The Diet of Worms

The rift with the Church was now a reality. On January 3, 1521, Martin Luther was excommunicated by the Pope. The Church could not take the obstinate rebel to court on its own accord, so it was left to the young Emperor Charles V to conduct the Assembly.

Luther had a powerful supporter in Prince Frederick III, Elector of Saxony. The Prince persuaded the Emperor to have Luther examined at Augsburg where the Imperial Diet was held – and to guarantee his safe passage to and from Worms.

On April 18, 1521 Luther found himself at the Diet of Worms. His old opponent, Johann Eck, speaking on behalf of the Empire, presented Luther with copies of his writings laid out on a table and asked him if the books were his, and whether he stood by their contents. Luther confirmed he was their author, but requested time to think about the answer to the second question. The following day he stated that he took responsibility for the contents, finishing his speech with the following words:

“I cannot and will not recant anything, since it is neither safe nor right to go against conscience. May God help me. Amen. ”

The following five days the Reichstag held deliberations on Luther’s fate – and on May 25 the Emperor presented the verdict. Luther was declared an outlaw, his literature was banned and an order given requiring his arrest. The edict also made it a crime for anyone in Germany to give Luther food or shelter.

Wartburg

Since the Emperor had promised Martin Luther safe passage to and from Worms, he could not be arrested immediately. Luther left for Wittenberg but on the way he was abducted by Frederick of Saxony’s men who brought him to Wartburg Castle in Eisenach. Under the pseudonym Junker Jörg, he hid in the castle until March 1522. It was here that he began his translation of the New Testament into German. This translation was a milestone in the history of the German language and the foundation of Hochdeutsch – High German. Translating the Old Testament took a little longer but in 1534 the first German Bible was finished.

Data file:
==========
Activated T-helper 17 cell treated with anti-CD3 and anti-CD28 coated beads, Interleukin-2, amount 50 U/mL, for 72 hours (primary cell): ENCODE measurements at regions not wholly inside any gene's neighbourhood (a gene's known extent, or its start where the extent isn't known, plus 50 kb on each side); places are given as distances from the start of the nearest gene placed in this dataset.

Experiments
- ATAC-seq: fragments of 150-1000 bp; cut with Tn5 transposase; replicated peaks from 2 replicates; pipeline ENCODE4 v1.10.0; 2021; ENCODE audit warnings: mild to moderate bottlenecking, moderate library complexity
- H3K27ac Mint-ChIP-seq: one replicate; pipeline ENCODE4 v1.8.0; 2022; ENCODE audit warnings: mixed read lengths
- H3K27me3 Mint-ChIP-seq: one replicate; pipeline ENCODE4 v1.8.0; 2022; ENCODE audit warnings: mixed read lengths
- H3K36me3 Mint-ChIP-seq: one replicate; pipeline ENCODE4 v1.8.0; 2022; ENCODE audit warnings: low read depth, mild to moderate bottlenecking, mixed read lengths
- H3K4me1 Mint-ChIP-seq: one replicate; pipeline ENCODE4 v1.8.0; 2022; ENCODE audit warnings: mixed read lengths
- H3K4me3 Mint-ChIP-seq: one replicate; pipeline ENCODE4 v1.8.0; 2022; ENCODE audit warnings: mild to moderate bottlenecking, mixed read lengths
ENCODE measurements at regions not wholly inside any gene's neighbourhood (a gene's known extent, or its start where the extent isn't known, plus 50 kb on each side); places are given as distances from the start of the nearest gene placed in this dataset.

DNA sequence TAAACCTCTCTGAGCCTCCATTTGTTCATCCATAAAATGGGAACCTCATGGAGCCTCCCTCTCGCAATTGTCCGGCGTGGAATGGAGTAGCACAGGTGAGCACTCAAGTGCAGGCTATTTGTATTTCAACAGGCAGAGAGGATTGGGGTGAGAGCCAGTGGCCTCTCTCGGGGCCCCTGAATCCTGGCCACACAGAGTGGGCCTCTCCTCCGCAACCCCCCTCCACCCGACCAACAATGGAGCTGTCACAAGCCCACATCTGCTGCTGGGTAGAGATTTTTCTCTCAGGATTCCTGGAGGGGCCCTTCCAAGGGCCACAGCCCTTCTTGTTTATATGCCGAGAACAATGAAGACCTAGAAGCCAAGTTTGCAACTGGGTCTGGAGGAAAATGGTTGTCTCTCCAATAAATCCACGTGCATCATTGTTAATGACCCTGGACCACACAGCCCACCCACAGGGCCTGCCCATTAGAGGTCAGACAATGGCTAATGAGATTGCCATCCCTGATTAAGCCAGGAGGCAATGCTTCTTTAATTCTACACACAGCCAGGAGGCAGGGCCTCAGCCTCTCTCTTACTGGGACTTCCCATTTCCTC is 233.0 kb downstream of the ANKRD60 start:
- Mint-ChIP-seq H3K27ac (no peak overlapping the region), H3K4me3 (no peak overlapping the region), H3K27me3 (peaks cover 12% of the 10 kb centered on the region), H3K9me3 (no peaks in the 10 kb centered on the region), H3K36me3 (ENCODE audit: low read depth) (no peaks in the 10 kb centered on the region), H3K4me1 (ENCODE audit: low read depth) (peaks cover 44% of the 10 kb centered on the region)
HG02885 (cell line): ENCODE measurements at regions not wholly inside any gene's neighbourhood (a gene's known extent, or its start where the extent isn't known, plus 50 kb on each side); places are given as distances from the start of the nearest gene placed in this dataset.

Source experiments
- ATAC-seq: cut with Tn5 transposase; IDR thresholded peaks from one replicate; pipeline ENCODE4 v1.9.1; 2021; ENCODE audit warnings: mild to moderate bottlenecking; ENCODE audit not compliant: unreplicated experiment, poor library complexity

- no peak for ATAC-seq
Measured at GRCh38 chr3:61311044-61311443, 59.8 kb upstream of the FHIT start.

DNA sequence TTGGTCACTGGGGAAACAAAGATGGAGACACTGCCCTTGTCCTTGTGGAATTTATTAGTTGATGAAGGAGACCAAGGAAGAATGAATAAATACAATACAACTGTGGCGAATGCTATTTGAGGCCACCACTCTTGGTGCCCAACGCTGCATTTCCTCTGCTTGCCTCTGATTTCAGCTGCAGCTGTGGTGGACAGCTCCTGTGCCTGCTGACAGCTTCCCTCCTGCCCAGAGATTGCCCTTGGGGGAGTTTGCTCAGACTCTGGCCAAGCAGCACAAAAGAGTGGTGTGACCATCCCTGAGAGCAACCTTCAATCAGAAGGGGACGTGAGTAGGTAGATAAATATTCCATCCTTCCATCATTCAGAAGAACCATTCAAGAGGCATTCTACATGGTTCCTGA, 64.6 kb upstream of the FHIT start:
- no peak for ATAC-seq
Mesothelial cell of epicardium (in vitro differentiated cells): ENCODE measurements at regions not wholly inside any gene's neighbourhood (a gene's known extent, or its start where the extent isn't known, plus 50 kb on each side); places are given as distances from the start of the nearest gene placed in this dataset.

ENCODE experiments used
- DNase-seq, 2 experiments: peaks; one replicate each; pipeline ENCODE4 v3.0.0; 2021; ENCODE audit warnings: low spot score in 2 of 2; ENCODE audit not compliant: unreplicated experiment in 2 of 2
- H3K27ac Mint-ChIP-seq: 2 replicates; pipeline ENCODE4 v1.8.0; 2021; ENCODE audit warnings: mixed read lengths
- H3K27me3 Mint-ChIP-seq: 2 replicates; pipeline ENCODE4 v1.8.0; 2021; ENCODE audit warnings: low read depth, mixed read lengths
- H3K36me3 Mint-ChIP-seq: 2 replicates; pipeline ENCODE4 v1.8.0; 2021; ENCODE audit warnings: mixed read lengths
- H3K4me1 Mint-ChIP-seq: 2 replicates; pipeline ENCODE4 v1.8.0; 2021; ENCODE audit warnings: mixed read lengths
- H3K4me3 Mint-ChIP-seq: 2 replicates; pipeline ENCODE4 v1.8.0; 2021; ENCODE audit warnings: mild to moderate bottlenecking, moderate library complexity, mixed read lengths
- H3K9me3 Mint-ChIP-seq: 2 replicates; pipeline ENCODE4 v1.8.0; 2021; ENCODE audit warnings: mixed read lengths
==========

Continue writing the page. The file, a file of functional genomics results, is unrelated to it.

Martin Luther did not come out of hiding until March 1522. The reason was the outbreak of revolts and disturbances in the wake of the upheaval caused by Luther. To bring them to an end he had to return to Wittenberg.

During the 1520s Martin Luther laid out the fundamental principles of the Reformed Church, its catechism, ethics, the church concept, etc. The Protestant Church was defined in pamphlets which were easily understood by the common folks.

It also became apparent that reformed Christian freedoms could be interpreted differently than Luther had done. Thus, splinter groups were formed built on Luther’s teachings. There were also more violent outbursts such as those caused by Thomas Müntzer and his peasant revolt 1524-26. However, Martin Luther strongly resisted the idea of his reformation being used for the subversion of the social order.

The Reformation spread across Northern Europe, but this historic development must wait for another time. The story of the monk who wanted to start a debate but ended up with a reformation is now 500 years old, and there are no signs that it will end in the foreseeable future – so this is where we conclude our narrative.

Issue Date:02.10.2017 Designer:Anker Eli Petersen Printer:Cartor Security Printing, Frankreich Process:Offset Size:Stamp size: 40,0 x 30 mm. Size, minisheet: 60 x 80 mm Values:18 DKK